The world now knows Joe the Plumber -- at this point, a bit more than Joe might have liked. As the Daily Show's John Stewart put it: "Everyone has their 15 minutes of fame. What they don't tell you is, the first seven minutes of it is a rectal exam."
But the one thing few people know about Joe The Plumber is that he has a last name. For the record: it's Wurzelbacher. You would not have picked that up from the debates. By my count, it was only mentioned once. Joe the Plumber; 20 times.
Maybe Wurzelbacher is hard to pronounce. More likely, it's another symptom of how badly out of touch politicians are with the lives of those who elect them. The media later filled in the details on Joe Wurzelbacher, whose first name is actually Sam, who isn't licensed, and who is a single father with some tax issues. For the candidates, details don't matter. Symbols do. What if Joe had been a pharmacist, or an electrician, or a machinist? My guess is he would be living happily and quietly beyond the media vortex.
Part of that social cluelessness is where you find yourself in life. John McCain doesn't know how many houses he has, keeps a fleet of cars on the road and believes you have to have $5 million to be rich. As we used to say, he "married well."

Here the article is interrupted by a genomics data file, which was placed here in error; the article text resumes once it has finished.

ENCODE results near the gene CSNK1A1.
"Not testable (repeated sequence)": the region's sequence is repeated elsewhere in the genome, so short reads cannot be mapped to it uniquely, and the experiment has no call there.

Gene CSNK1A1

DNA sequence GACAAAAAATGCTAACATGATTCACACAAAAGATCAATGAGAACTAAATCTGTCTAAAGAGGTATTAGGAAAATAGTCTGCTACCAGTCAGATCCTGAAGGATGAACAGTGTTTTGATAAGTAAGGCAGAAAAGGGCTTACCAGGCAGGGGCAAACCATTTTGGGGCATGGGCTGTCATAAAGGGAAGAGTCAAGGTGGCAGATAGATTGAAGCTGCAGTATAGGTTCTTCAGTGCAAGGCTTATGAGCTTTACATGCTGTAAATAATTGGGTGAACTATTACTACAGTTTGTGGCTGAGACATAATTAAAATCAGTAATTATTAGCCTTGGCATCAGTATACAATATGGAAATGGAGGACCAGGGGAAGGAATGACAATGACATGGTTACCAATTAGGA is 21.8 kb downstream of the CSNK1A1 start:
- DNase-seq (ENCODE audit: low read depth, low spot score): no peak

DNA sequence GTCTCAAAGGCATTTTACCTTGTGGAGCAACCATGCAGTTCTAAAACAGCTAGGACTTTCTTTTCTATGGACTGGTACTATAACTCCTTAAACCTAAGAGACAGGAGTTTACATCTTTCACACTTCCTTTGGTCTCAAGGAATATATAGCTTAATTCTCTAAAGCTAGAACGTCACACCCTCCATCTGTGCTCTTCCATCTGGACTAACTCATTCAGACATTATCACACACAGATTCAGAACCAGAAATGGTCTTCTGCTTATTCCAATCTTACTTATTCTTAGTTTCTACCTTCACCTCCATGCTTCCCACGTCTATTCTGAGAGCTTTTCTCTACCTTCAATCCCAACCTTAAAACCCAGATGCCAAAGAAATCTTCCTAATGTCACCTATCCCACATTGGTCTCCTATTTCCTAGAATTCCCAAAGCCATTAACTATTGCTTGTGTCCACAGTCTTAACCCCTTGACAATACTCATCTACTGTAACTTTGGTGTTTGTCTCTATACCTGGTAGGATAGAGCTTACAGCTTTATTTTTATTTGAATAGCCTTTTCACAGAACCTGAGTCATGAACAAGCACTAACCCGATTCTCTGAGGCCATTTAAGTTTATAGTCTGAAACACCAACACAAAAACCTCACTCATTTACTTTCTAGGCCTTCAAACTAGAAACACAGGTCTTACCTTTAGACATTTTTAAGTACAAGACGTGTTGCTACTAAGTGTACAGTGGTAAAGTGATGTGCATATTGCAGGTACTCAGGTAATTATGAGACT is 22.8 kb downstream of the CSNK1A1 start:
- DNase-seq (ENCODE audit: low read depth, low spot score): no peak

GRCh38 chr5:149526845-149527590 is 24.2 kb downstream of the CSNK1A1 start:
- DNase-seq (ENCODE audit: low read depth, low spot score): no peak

There is nothing wrong with that. Cindy McCain's dad worked a lot of years for that money. If it finances his daughter's and son-in-law's lifestyle, so be it. But it does create a bit of a divide between McCain and the average voter.
Crossing that divide can even be tough for the candidate who is "just one of us." Sarah Palin says she represents "Joe Six Pack." Who, exactly, is that? Is he carpenter, steel worker, small business owner? Is he a teacher? Is he a cop? All we seem to know about him is that he has enough beer in his hand to put you over the legal limit.
It seems to me that most of us would rather have a demographic profile based on something other than how much we drink.
By working so hard to prove their connection to the lives of the so-called "common man," candidates are really showing how easily they can slip from concern to caricature.
Sure they've learned their lines a little better. At least Hillary Clinton knew enough to order a shot and a beer in her obligatory outing to a working man's bar in Pennsylvania. In 1972, campaigning in Ohio, Dem candidate and Kennedy blue blood Sergeant Shriver bought a round of beers for local steelworkers - and famously shouted "Make mine a Courvoisier."
You don't order cognac at a shot and a beer bar. You don't try to capture the hopes and fears of average Americans in a stupid nick name. And you don't categorize a swath of America by what and how much they drink.
McCain, Obama and any other candidate must understand that pandering might work in a three-network world -- where it was a one and done. In a 24-7 media world, words and actions are patched into an endless loop of repetition. And with each repetition it becomes more obvious that you have no idea who you talking about.
Tuning people into punch lines is no way to connect.
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